The Nepal earthquake, which triggered massive destruction from the Himalayan Mountains to India, is more than a tragic story of bad luck. It’s an example of how little we really understand risk and the consequences of our inability to fully absorb events such as earthquakes in Nepal and Haiti and other natural disasters that are so devastating.
Even our perception of these events is skewed. According to the USGS website, the U.S. government’s official site for monitoring earthquakes, approximately one major earthquake of magnitude 8.0 or greater has occurred each year over the last 24 years. We tend to discount major disaster in our own lives while believing there is a higher probability that others may suffer calamity. That may explain why so many say we “never saw that coming” when disaster strikes. Many of these quakes have occurred with little damage or no deaths, but we remember the ones with a high death toll and quickly dismiss the others.
Given our inability to look into the future, the question is: has our world become more or less risky? Well, it depends! For many of us, the perception of risk depends on our own circumstances. Let’s take two people of similar age but from remarkably different backgrounds.
The first person is a young woman in the U.S. preparing to go to college and prepare for her chosen career. The second person, a young woman who happens to live in Nepal, which was ravished by the recent earthquake. The differences in how each person sees risk becomes quite obvious when the circumstances faced by the other are taken into account.
For each person reading this article, his or her own perception of risk will differ from another’s, which simply means that risk is relative to our ability to absorb the risk. Starting with $1 billion, I am more willing to risk $1 million if I believe my return will be greater. By the same token, if I have only $10,000, I may be more reluctant to risk $1,000 on a relative basis.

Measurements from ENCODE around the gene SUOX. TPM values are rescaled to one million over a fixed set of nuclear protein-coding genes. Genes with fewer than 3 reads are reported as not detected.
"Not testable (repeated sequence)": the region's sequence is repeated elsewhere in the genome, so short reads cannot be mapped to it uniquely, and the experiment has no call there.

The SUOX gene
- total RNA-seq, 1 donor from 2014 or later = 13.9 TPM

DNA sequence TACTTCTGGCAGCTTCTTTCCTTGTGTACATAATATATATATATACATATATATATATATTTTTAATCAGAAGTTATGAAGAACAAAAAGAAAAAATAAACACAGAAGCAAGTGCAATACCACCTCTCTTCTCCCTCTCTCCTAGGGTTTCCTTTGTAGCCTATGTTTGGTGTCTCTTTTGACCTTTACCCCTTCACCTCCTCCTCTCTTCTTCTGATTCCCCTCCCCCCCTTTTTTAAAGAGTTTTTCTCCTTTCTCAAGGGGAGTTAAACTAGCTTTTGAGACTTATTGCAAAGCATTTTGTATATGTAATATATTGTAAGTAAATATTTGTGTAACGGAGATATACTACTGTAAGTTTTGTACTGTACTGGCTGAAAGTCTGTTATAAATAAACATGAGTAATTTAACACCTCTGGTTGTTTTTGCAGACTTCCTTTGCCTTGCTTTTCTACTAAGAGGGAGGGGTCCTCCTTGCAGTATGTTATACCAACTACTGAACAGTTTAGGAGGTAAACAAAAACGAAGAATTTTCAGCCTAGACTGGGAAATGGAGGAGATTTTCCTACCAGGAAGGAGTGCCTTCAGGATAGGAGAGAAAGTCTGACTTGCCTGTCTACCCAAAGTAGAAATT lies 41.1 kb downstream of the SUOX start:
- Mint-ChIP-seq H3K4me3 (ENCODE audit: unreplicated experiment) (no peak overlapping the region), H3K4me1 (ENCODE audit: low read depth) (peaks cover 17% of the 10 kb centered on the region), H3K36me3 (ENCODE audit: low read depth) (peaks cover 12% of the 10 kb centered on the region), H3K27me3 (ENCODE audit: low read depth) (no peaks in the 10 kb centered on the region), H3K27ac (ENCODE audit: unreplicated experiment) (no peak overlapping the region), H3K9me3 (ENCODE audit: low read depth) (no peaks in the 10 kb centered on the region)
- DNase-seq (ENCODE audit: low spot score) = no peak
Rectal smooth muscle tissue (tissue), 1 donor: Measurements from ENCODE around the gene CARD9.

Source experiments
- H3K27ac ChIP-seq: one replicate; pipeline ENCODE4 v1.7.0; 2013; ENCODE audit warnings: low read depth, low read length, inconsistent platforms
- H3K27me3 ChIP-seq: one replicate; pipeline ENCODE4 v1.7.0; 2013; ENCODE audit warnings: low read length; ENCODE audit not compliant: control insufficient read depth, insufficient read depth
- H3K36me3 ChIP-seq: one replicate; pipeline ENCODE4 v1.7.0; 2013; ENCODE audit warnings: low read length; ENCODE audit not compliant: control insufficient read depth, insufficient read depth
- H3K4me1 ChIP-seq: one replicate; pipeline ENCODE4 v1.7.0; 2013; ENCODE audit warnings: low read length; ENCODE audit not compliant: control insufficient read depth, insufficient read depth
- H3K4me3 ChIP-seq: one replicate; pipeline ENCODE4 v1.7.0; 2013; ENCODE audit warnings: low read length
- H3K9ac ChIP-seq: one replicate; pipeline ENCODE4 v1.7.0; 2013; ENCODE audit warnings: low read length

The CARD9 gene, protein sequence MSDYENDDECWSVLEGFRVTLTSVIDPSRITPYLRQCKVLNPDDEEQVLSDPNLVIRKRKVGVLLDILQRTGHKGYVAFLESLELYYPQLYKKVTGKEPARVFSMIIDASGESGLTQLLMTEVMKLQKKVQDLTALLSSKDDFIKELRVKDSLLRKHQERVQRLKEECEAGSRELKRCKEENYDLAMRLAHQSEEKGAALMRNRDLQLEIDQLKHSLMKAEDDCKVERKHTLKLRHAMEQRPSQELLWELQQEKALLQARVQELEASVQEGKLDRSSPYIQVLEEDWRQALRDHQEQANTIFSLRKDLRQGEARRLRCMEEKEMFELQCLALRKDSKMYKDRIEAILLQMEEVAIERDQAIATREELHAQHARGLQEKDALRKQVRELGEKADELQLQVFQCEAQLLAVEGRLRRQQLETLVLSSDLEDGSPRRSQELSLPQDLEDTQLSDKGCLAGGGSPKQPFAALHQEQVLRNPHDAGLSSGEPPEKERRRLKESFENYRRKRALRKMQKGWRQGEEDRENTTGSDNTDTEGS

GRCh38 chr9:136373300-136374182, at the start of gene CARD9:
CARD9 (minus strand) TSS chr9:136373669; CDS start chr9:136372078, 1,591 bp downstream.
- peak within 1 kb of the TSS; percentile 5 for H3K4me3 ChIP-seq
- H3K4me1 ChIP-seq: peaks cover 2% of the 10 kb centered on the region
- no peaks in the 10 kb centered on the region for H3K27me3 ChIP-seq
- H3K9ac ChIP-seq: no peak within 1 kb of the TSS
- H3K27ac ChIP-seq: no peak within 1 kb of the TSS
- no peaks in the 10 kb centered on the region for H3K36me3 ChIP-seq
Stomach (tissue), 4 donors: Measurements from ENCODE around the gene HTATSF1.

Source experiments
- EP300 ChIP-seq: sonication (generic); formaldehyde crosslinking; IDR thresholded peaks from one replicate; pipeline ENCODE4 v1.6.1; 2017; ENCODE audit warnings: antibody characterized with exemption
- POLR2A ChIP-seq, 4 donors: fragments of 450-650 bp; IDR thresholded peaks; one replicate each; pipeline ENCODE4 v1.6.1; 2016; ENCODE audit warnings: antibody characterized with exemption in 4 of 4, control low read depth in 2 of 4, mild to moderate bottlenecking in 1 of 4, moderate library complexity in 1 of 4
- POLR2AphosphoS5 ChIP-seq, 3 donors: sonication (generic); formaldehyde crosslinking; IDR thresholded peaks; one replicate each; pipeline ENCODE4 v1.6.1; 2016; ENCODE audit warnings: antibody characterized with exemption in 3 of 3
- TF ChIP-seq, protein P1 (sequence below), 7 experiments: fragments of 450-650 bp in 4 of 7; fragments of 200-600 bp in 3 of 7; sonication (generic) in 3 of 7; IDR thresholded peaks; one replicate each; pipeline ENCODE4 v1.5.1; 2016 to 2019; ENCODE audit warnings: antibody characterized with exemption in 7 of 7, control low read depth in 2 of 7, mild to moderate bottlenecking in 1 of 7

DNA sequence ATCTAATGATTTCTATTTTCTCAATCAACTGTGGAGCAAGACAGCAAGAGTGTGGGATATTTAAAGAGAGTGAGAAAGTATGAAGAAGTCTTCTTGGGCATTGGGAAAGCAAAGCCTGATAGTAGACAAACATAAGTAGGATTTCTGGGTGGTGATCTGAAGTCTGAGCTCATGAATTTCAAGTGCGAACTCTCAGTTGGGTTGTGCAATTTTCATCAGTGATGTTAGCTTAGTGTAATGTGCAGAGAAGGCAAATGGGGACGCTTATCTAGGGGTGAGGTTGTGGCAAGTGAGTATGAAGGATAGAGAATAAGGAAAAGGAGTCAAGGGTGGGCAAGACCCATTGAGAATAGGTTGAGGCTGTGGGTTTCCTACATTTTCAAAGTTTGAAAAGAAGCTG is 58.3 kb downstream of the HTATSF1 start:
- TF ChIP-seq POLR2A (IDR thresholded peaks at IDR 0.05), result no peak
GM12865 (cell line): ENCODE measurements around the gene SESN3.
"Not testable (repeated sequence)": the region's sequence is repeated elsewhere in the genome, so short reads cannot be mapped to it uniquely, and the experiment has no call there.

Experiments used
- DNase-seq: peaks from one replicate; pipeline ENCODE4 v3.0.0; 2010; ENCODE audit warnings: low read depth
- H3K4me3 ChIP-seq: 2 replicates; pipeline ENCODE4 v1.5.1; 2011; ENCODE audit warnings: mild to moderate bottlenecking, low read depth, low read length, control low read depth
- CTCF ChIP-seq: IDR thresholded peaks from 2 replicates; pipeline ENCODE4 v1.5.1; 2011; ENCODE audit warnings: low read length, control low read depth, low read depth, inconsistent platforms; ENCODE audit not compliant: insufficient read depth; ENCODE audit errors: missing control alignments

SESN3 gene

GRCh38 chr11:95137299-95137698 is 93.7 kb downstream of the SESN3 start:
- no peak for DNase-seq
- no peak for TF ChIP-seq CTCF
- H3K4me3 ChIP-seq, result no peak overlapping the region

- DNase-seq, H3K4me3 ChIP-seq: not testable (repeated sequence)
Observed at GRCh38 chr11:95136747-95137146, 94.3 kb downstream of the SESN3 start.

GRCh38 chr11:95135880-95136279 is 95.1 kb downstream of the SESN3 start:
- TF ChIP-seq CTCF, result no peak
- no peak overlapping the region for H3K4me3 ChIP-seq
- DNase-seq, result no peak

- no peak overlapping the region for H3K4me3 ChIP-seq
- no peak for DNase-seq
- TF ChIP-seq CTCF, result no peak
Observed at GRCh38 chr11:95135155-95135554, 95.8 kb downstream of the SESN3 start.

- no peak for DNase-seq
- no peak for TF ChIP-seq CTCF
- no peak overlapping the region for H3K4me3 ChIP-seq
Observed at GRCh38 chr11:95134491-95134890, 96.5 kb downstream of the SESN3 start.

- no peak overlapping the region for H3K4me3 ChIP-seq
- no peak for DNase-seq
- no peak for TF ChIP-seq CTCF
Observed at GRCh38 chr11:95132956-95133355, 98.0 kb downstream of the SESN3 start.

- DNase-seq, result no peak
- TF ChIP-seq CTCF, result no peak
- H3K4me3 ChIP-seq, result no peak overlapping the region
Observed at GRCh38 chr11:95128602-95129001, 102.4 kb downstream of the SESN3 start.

Tragically, a recent CNN report noted that only 14 percent of the projected aid needed in Nepal has been committed to, and even less has reached those most affected. The most remote villages in the region are at risk of large-scale human disaster unless more can be done. As in Port-au-Prince, Haiti, there will be a continuing effort to bring normalcy back to Nepal. The resources may never match the need, given the lack of infrastructure both in physical and financial terms.
Can we learn lessons from these events? Or are these simply examples of bad luck? The answer is — surprisingly — yes to both questions.
Thankfully, most of the risks that we deal with on a daily basis are not on the scale of an earthquake. Yet do we understand the probabilities of the “earthquakes” in our industry or business? What do I mean by that? If you live in Asia, the likelihood of a large earthquake is greater than if you live in New England. Understanding the difference can be a subtle but powerful tool for dealing with uncertainty.
Bad luck happens! But is it possible to anticipate and plan for uncertainty? Intuitively, we make these decisions everyday. We predict the odds of outcomes in a variety of ways; some are crude measures of experience and others include some level of sophistication. But is rolling the dice enough? Of course not!
Developing a basic understanding of probability helps to put risk in perspective. Even simple models are useful and can provide information that we may not otherwise consider. Any model of probability will have a degree of error, depending on the quality of the data used in the model and the sophistication of the model builder. The key point is that we do not have the ability to fully understand risk without some assistance.
Understanding the variance in error rate is more important than the perceived accuracy of the model.
Practitioners of probabilistic modeling are good cynics of their own ability to predict with accuracy. Even more important than understanding your error rate may be the ability to make plans for an eventuality you hope never happens.
The take away is that organizational awareness of risk is a process of refinement over time where no one gets it right 100 percent of the time. Perceived in this light, risk management is the process of learning your error rate and finding ways to narrow the gap.
Firms who go beyond risk measurement and assessment to a model of monitoring the gap in error rates may learn more about their risk management program than by only looking at what risk they avoided.